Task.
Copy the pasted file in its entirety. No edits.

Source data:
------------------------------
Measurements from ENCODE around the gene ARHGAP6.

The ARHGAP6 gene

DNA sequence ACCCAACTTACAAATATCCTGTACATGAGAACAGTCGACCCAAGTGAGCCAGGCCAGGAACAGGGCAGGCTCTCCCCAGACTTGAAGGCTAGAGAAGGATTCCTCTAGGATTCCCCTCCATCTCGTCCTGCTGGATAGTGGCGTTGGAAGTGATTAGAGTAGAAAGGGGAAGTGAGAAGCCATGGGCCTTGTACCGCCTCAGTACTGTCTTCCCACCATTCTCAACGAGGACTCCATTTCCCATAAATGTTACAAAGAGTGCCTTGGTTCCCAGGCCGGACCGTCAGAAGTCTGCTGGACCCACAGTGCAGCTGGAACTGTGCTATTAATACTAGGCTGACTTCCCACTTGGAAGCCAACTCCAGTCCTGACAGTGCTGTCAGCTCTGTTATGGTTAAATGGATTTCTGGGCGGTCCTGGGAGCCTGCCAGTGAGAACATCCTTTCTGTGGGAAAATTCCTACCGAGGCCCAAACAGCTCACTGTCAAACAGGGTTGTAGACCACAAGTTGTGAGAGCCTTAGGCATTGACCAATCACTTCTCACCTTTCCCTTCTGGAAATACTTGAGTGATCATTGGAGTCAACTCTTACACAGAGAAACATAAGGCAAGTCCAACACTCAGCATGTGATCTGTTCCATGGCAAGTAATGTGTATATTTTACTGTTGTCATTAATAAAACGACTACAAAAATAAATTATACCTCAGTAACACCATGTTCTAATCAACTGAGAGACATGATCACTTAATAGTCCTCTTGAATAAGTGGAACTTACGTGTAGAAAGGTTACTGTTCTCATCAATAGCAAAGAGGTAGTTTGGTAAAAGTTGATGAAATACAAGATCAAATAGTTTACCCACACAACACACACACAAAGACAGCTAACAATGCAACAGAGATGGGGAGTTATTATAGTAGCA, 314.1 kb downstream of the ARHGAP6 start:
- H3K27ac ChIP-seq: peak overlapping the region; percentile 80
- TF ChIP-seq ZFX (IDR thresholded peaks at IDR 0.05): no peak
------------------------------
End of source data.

Measurements from ENCODE around the gene ARHGAP6.

The ARHGAP6 gene

DNA sequence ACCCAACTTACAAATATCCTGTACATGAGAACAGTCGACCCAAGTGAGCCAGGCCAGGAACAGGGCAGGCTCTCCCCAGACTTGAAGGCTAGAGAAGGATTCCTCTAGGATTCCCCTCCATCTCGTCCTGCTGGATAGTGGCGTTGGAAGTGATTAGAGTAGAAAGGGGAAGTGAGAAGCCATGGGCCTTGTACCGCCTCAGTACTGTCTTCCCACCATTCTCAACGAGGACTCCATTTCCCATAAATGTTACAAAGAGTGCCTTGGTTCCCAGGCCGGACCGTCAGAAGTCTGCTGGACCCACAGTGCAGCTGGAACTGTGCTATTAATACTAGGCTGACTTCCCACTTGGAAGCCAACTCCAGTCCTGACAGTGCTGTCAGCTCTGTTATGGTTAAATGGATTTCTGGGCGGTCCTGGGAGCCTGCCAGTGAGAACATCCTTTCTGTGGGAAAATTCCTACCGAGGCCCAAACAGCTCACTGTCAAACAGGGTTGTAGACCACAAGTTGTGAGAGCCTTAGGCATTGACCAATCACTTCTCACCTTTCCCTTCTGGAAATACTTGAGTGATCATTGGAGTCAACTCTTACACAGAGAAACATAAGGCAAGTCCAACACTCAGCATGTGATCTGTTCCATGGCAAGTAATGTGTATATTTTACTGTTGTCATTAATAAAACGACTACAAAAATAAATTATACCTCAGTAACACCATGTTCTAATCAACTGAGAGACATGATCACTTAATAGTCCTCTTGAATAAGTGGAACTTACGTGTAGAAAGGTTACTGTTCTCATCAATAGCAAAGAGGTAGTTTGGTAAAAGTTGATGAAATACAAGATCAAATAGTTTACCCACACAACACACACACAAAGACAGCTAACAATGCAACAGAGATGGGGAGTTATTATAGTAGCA, 314.1 kb downstream of the ARHGAP6 start:
- H3K27ac ChIP-seq: peak overlapping the region; percentile 80
- TF ChIP-seq ZFX (IDR thresholded peaks at IDR 0.05): no peak